I hate to say this…it's my gut feeling…but…"here we go again!"
If you have followed the latest news from Auburn Hills, Sergio Marchionne is putting parts of Fiat Chrysler Automobiles on the block. This time, these potential buyers are coming from China.
Let us stop here for a moment. FCA has been through many hands since the 1990s. Fiat Auto S.p.A. Was a family business – the Agnellis, to be specific. Through acquisition towards being a conglomerate, it was the base of business in Italy, rivaling Pirelli, Olivetti, Agip and other well-known businesses in the country.
On the Chrysler side of the house, it, too, had been through many hands and had its own run of acquisitions along the way. From an independent Chrysler, came the so-called "merger of equals" with Daimler AG. Then, Cerebus took 80.1 percent under its private equity portfolio prior to the financial crisis of 2008.
The combination of both Fiat and Chrysler into one seemed like a good idea. Heck, having Sergio Marchionne run the entire business was also a good idea at the time. Like all good ideas, there were pratfalls that would challenge the overall sustainability of the enterprise.
Just like all good stories, it started out as a vague report. The rumor of a Chinese automaker looking to buy FCA or parts of it already garnered a few stunned faces and sparked plenty of debates. You also had some Chinese companies saying that they were not interested in buying FCA, eliminating the suspects of the potential suitor for the Italian-American-Dutch business.
The latest we heard as a potential suitor is a company called Great Wall Motors out of Baoding in Hebei province. Great Wall's specialty is in trucks and SUVs for the Chinese market. In recent years, Great Wall and Haval products were exported to Australia, plus select markets in Europe, Asia, Africa and Latin America.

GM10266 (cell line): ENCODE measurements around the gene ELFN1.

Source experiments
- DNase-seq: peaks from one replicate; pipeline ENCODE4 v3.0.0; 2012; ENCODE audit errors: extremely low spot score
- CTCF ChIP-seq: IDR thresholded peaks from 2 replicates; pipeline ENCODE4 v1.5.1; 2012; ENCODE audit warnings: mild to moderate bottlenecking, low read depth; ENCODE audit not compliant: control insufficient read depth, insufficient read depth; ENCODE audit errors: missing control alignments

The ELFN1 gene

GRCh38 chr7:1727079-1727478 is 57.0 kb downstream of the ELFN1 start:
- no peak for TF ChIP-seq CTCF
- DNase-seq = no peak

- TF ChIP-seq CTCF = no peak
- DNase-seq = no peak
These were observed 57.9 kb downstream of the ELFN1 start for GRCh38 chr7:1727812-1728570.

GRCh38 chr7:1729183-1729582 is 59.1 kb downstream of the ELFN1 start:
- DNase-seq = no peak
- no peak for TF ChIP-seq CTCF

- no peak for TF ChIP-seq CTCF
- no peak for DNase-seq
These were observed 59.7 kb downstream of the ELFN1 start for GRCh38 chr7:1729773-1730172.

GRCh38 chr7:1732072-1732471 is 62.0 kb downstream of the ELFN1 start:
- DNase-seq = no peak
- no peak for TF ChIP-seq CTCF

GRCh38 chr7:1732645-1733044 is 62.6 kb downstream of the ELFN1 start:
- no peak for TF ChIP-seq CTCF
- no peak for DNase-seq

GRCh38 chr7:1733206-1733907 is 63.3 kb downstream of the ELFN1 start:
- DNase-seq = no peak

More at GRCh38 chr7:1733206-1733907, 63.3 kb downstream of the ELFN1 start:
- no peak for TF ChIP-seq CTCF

What Great Wall Motors wants is not the entire business. They want Jeep. It is a brand that is desirable due to its history, legacy, and image.
Of course, Jeep would be a prized possession of any hungry automaker. It always had been the case for its entire history. When Willys-Overland got the primary contract to build the military version of this famed SUV for the allied forces of World War II, Ford simply built additional units to help with the cause of global peace. Who was to say that Ford had the idea of keeping Jeep for themselves after the war ended?
Willy-Overland was soon bought by Kaiser Motors, then to American Motors, in part by Renault, and, finally, to Lee Iacocca's Chrysler Corporation. If you asked Daimler AG, Cerebus and Fiat why they got into Chrysler – they'll tell you that it was all about Jeep.
But…how do you just take Jeep? Under Marchionne, there had been some collaboration with Fiat for Jeep's global products – the Cherokee, the Renegade and the newest Compass. There has already been an investment in engineering, design, and technology for these three Jeep products towards development and production. Plus, the current Grand Cherokee still has some old Daimler engineering bits left in the old warhorse.
If you are a truck/SUV specialists, do you simply take Jeep and let the rest of FCA wither away? This is where it gets complicated. First of all, it depends on what Great Wall wants from FCA. Can they afford to take it all? Not so sure. It becomes quite a hefty purchase for someone to take a legacy manufacturer with heavy global operations and multiple brands. Therefore, it seems smart for Great Wall – or another suitor – to take a piece of the enterprise.